WOEBOT: “If Grime came to be understood as UK Hip-Hop it’d be a disaster. Why? Because, put simply, Brit-Hop has never managed to get over being a inferior version of American Hip-Hop (Grime on the other hand seems mercifully oblivious of America).”
Excellent, excellent piece on this topic from Matt. Excellent because he’s not just commenting on articles in the mainstream press, he’s actually engaging with the authors. Excellent because he develops his point through detailed examination of specific, key records. Excellent because of an almost anthropological reportage on Mr Bongo. His argument is in essence that Grime shouldn’t be tarred with the UK Hip-Hop / UK-Rap brush because those genres do, basically, suck.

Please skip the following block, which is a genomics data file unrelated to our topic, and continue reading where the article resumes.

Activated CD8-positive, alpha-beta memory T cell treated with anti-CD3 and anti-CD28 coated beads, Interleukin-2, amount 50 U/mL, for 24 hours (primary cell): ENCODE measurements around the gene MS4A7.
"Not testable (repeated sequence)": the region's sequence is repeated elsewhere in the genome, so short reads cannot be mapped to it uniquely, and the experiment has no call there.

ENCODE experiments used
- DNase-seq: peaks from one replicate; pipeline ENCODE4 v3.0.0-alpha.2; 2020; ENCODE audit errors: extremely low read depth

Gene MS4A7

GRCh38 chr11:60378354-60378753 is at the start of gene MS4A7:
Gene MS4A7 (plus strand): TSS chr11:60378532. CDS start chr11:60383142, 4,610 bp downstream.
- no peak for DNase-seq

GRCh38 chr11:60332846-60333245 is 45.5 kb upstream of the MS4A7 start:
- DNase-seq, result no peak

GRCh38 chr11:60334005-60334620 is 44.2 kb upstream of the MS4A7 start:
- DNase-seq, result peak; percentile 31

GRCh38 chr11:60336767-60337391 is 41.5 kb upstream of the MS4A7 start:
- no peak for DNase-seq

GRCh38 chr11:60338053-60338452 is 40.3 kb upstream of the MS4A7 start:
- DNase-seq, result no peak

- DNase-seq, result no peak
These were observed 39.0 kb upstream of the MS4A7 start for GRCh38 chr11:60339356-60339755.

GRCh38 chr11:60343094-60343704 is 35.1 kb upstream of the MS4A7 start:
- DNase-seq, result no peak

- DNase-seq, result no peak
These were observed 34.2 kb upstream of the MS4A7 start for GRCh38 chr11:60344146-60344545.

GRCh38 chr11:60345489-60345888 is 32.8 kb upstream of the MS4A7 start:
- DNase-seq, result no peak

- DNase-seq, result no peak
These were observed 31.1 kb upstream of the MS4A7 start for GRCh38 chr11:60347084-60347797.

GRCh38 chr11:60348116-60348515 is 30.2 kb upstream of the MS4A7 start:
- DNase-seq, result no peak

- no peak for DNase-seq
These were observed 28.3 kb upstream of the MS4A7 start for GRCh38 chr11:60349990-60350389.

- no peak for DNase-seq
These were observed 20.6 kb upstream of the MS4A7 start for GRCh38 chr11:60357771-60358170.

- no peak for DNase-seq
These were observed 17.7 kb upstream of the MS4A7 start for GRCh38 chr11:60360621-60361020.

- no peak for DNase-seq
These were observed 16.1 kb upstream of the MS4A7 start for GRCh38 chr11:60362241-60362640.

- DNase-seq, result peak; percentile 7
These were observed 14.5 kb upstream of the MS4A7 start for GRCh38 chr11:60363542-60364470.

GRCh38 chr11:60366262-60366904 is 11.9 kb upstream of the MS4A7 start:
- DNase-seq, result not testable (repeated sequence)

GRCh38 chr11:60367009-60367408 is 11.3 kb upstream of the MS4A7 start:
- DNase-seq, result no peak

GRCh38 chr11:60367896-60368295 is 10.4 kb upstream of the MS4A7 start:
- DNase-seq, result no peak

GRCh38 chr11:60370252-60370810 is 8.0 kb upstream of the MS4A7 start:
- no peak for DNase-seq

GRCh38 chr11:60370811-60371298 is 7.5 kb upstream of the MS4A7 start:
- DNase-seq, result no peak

And quite right too.
However I feel that Grime can fruitfully be seen as being, at last, a decent British response to US Rap. As he was kind enough to point out, my view is that Grime and US hip hop are structurally similar — emphasis on the vocal rather than the backing, Black urban culture as the source, all that stuff. And, while Matt undoubtedly knows more than I do about Grime, it seems to me that Grime people do have US rap reference points. This is scarcely new. Plus uk garage crews went r&b as soon as they got popular — So Solid, obviously. Champagne garage and US R&B have always gone together.
The music doesn’t sound like US Rap though. It’ll get closer though. As I think I mentioned here before, Cameo is dropping grime tracks with girly choruses already — I preferred this to a lot of the more banging stuff FWIW.
* Cha Cha Slide looked great on the telly too.
* Oh, and great to see the Gothic Futurist article coming out, it’s fantastic. Essential post punk too.